Powerful, persuasive testimonials don’t come from run-of-the-mill satisfied customers. They come from “true believers.” People who have a great story to tell about your product and the difference it has made in their lives.
To find your product’s true believers, you need to start with a list of promising candidates: customers who – at least on paper– seem happy with your product.
You’re also going to need a list of well-thought out screening criteria and you’re going to need to apply those criteria through a disciplined process.
But before you do all that, you’re going to need to decide on the media to employ for your testimonial drive.
For that, you have a number of choices. One obvious method is to do an email blast to customers who live in or near the city where you’re planning to shoot your testimonial videos. In the email you simply state that you’re looking for satisfied customers who might be interested in giving an on-camera testimonial for use in advertising. Virtually overnight — and with little-to-no time and effort spent on your part — dozens of high quality testimonial candidates land in your inbox.
If only it were that easy.
Unfortunately, you’re likely to come up short if the only thing you do is an email blast.
Why? Email response rates are typically low and the commitment level from those who do respond is often low as well. Often many customers will quickly respond with a one or two-sentence reply that they are interested and then simply not reply to follow-up emails asking for more information and a photo.
Another reason: Unless you have a large production budget, you’ll likely want to limit your testimonial recruiting to candidates who live in or near the city where you’ll be shooting, so you don’t have to fly anyone in. Even if you’re shooting in a major metropolitan area, like Los Angeles or New York, your customer base in those areas is still finite.
What to do?
One of my favorite techniques is to get a list of customers who live in the shoot zone and put half a dozen or more testimonial wranglers on the phone to call into the list with what appears (to the customer) to be a brief customer satisfaction questionnaire.
As with a real customer satisfaction survey, the questions are designed to gauge the customer’s level of satisfaction — and range of experience — with the product. For example:
- How long have you been using the product?
- Why did you initially buy the product? Any other reason?
- On a scale of one to 10, how satisfied are you with the product? Why do you say that?
- Has this product made a difference in your life? If so, how?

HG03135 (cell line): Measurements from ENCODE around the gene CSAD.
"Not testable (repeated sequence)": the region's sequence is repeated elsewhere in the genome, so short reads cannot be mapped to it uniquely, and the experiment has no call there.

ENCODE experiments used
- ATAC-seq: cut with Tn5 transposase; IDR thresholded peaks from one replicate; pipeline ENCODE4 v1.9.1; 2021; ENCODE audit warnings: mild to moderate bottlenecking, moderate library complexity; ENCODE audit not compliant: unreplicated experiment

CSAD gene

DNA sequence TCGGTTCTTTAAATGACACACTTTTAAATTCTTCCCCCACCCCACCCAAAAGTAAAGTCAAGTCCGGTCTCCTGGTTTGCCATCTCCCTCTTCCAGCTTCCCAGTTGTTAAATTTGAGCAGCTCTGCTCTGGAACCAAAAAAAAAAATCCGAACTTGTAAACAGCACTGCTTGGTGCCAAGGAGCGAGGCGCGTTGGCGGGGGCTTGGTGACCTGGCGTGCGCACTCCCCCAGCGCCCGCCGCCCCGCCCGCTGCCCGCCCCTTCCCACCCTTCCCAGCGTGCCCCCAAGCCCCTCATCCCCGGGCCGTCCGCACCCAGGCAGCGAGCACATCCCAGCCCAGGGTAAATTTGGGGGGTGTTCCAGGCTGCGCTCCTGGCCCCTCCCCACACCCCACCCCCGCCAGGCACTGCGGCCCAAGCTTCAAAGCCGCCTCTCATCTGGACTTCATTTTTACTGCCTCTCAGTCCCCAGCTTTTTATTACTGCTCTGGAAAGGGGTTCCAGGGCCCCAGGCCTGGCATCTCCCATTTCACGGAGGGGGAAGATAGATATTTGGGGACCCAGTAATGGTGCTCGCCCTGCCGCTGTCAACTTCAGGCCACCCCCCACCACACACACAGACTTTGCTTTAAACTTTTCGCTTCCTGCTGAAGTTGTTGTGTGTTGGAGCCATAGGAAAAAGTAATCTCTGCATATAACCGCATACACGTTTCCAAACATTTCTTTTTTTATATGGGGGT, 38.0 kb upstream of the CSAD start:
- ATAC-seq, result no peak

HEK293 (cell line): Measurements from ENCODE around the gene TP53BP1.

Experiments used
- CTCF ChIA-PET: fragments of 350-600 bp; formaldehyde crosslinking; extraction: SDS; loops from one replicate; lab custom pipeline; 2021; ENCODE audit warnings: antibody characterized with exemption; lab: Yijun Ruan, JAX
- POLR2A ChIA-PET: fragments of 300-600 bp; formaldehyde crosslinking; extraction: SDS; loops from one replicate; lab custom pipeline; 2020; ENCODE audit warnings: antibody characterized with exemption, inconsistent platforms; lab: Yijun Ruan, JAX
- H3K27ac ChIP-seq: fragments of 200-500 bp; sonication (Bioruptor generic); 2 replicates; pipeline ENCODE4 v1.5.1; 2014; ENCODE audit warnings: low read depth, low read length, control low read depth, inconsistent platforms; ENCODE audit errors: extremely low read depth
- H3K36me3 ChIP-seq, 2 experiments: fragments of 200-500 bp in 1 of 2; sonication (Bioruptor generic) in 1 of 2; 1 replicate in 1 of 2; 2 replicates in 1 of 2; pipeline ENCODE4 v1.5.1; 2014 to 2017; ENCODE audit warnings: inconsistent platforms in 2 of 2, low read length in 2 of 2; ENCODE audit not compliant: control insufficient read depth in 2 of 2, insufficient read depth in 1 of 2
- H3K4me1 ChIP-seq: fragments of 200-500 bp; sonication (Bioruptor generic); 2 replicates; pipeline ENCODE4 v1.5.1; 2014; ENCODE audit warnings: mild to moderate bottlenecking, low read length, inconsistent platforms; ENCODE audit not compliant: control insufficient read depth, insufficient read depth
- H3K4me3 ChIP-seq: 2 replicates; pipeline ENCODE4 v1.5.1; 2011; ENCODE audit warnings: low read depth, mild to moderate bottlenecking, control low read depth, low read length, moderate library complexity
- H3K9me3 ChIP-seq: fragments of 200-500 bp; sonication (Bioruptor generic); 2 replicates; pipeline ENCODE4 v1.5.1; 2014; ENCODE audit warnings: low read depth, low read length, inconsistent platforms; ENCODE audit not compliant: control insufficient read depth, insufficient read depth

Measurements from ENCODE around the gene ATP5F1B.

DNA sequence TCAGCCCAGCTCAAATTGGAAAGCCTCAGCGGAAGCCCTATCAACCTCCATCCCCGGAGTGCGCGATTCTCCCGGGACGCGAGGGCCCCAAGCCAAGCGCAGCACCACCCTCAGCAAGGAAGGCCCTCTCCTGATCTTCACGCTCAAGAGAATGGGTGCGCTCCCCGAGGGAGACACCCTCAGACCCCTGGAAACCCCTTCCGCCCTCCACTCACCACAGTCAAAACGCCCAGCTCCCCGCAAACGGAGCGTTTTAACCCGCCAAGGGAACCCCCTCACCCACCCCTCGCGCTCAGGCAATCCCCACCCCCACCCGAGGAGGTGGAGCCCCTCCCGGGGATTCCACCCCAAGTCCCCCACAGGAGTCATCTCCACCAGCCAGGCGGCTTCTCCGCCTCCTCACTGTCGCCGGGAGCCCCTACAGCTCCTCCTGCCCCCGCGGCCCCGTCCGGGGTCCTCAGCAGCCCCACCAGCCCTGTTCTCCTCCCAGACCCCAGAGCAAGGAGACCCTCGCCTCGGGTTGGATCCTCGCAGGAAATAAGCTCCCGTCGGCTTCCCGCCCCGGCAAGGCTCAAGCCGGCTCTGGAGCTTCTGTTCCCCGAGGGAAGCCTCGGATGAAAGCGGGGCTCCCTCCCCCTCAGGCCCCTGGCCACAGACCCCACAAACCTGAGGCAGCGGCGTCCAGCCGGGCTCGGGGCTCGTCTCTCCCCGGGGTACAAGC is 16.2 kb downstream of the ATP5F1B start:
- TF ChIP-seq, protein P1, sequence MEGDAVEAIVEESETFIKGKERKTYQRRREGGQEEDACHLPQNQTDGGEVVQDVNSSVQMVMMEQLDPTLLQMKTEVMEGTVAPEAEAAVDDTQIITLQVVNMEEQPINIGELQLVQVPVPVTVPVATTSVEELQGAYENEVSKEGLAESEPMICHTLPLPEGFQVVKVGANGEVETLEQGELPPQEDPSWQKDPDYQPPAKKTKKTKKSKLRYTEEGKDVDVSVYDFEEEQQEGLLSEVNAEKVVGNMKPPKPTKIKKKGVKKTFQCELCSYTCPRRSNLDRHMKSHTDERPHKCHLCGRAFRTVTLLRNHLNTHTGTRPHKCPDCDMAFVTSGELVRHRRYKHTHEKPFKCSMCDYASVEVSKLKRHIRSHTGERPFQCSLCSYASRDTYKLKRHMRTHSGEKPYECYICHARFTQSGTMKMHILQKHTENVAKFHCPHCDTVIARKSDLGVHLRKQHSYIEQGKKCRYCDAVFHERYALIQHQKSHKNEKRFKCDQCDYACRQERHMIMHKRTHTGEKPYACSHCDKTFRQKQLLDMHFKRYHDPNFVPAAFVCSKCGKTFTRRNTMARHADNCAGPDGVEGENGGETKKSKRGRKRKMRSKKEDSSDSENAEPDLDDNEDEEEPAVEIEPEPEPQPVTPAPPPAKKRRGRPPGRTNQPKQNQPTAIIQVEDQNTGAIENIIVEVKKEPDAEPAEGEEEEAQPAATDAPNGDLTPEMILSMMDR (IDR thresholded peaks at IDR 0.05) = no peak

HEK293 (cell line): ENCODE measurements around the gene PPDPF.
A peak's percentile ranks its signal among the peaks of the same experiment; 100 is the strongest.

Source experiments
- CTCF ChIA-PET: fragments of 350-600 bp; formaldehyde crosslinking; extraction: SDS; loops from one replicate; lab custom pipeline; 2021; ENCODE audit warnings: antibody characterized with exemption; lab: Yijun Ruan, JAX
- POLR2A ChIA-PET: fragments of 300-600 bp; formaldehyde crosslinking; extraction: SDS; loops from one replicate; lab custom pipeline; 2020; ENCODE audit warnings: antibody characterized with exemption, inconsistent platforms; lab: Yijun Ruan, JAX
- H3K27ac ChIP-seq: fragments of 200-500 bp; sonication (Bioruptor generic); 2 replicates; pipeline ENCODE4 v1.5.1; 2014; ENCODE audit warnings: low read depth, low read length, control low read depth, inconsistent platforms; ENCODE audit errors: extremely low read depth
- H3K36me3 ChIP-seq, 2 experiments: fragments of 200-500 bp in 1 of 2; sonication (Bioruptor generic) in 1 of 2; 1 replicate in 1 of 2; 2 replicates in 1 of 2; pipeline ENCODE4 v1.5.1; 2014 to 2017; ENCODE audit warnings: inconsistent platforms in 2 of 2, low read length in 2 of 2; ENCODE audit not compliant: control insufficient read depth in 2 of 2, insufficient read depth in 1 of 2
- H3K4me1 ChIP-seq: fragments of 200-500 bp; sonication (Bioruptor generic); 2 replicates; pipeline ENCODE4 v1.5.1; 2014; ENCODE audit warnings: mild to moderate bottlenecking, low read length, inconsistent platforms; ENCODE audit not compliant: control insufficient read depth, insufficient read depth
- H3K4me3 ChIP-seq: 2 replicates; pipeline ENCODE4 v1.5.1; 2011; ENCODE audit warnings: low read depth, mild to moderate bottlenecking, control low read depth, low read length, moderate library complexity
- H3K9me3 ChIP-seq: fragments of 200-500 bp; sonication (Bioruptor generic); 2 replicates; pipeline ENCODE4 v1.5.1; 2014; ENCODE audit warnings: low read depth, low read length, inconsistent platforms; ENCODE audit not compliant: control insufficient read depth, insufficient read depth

- What do you like best about the product? Why?
- What product features do you use most often?
- Do you think this product is better than competitive products? Why?
- Is there anything you don’t like about the product? Why?
- Who should use this product? Why?
One of the advantages of calling into your customer base – vs. emailing — is that you can identify a lot of testimonial candidates very quickly. Using this technique, I’m often able to identify seventy-five to a hundred high quality testimonial candidates – in the shoot zone — in as little as two weeks.
Another advantage? During the call, your testimonial wranglers can hear each customer tell their story first-hand — in their own words and with their own voice. They can gauge their level of enthusiasm and get a sense of their energy level. Keep in mind that you’re not looking for run-of-the-mill happy customers. You’re looking for “true believers”. People who will give powerful, persuasive testimonials that will be worth the time and expense to film, then share with hundreds of thousands – or millions — of other potential customers via TV, the web or other media.
Note that the wranglers do not make testimonial “picks” at the time the calls are made. All they are trying to do at this stage is identify potential testimonial candidates and collect information.
It’s worth noting that the testimonial wranglers do not mention anything about appearing in a testimonial video until after they’ve asked the survey questions. That’s because what they’re looking for are genuine fans of the product, not someone who just wants to be on TV.
We’ll be sharing additional video testimonial tips and techniques in upcoming posts. One theme that you’ll notice throughout is integrity. Customers can spot a testiphonial a mile away. So you need to build integrity into every step of the process, beginning with the recruiting and screening stages and all the way through the shooting and editing of your testimonial videos.
Finding true believers definitely requires a carefully thought-out process and extra work. But it also results in extra quality. The kind of quality that leads to truly awesome testimonials – and the increased response rates you’re looking for.
If all of this sounds like a lot to take on… well, it can be. Which is why many infomercial producers – experts in how to use testimonial videos to boost response – usually don’t do it in-house, even when budgets are tight. Instead, they hire “testimonial wranglers”.
The name grows out of a Hollywood tradition that started with horse wranglers used in westerns. The word “wrangler” was then attached to people who had anything to do with controlling animals for a shoot. For various feature and TV commercial productions there have been bug wranglers, bee wranglers, bird wranglers — and even baby wranglers who are actually trained child care experts or RNs.
The title “testimonial wrangler” sounds like somebody who wrestles consumers to the ground and hog-ties them. But what the testimonial wrangler really does it take care of the onerous details that might otherwise have you hog-tied. Which is what my company, The Testimonial Wrangler, is all about.